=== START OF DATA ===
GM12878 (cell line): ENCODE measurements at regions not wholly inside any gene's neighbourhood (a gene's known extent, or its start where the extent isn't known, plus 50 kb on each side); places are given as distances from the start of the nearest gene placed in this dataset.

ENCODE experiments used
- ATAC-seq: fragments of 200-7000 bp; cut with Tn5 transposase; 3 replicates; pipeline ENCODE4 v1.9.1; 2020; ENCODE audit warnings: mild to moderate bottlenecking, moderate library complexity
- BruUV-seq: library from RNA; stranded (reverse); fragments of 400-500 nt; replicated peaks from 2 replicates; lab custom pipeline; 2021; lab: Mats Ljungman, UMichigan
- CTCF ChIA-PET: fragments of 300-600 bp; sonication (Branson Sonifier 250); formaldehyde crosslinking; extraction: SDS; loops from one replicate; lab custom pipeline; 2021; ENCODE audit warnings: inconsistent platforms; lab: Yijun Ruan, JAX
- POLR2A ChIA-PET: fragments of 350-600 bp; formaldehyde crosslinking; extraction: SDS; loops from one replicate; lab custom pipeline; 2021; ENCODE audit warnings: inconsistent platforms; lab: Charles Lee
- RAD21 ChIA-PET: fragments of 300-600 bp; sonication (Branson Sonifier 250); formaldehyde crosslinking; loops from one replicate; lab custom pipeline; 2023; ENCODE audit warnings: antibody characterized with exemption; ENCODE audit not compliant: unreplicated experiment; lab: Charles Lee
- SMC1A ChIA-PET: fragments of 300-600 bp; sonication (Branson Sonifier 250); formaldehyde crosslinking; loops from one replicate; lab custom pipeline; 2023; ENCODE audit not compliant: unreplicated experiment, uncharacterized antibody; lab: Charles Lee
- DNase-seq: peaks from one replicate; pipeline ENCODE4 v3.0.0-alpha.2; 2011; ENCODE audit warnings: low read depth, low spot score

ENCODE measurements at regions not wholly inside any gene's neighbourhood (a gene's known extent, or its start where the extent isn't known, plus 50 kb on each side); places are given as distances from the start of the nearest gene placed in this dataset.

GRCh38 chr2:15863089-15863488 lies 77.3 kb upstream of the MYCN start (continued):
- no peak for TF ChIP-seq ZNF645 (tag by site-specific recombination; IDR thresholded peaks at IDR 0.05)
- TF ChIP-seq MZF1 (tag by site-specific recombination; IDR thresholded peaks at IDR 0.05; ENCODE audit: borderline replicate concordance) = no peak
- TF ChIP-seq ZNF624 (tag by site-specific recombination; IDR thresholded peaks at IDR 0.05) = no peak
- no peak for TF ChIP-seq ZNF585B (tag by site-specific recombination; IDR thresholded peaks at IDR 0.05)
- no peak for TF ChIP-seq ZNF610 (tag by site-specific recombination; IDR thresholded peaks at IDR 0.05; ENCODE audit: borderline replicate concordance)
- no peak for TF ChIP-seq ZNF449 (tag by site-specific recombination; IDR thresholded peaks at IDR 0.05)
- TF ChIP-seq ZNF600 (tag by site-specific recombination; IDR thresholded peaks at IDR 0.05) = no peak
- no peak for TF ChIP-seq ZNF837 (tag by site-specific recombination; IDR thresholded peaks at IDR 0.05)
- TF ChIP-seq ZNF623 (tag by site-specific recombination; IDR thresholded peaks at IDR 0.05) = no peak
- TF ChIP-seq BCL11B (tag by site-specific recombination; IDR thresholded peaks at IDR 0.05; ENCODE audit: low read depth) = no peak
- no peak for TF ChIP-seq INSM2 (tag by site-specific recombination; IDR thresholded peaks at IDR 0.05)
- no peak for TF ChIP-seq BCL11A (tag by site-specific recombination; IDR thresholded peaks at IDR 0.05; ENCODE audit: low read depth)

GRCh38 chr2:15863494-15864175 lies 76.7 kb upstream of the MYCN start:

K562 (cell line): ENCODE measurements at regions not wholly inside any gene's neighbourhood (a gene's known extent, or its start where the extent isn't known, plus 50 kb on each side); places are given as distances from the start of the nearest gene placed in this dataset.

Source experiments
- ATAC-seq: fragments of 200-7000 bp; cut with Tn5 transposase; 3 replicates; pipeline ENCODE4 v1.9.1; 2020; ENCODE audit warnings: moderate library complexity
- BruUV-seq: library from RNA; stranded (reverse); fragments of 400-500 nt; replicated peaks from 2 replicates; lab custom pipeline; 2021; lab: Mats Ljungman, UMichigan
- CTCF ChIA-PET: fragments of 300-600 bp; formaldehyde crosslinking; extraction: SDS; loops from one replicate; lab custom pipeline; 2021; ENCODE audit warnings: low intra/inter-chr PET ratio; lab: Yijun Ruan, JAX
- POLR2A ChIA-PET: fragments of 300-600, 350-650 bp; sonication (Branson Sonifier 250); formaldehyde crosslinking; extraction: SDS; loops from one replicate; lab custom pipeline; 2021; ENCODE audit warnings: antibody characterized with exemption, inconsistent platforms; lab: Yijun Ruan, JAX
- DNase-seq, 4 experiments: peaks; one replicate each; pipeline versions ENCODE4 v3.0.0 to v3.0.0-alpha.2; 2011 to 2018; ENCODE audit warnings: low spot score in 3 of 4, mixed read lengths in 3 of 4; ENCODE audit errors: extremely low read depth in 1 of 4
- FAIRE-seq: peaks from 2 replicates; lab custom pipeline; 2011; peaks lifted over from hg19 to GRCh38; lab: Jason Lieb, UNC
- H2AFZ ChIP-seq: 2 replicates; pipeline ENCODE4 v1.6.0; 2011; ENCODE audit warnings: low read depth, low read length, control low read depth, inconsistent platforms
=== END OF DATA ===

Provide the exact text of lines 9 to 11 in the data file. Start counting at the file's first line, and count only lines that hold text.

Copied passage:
- DNase-seq: peaks from one replicate; pipeline ENCODE4 v3.0.0-alpha.2; 2011; ENCODE audit warnings: low read depth, low spot score

ENCODE measurements at regions not wholly inside any gene's neighbourhood (a gene's known extent, or its start where the extent isn't known, plus 50 kb on each side); places are given as distances from the start of the nearest gene placed in this dataset.

GRCh38 chr2:15863089-15863488 lies 77.3 kb upstream of the MYCN start (continued):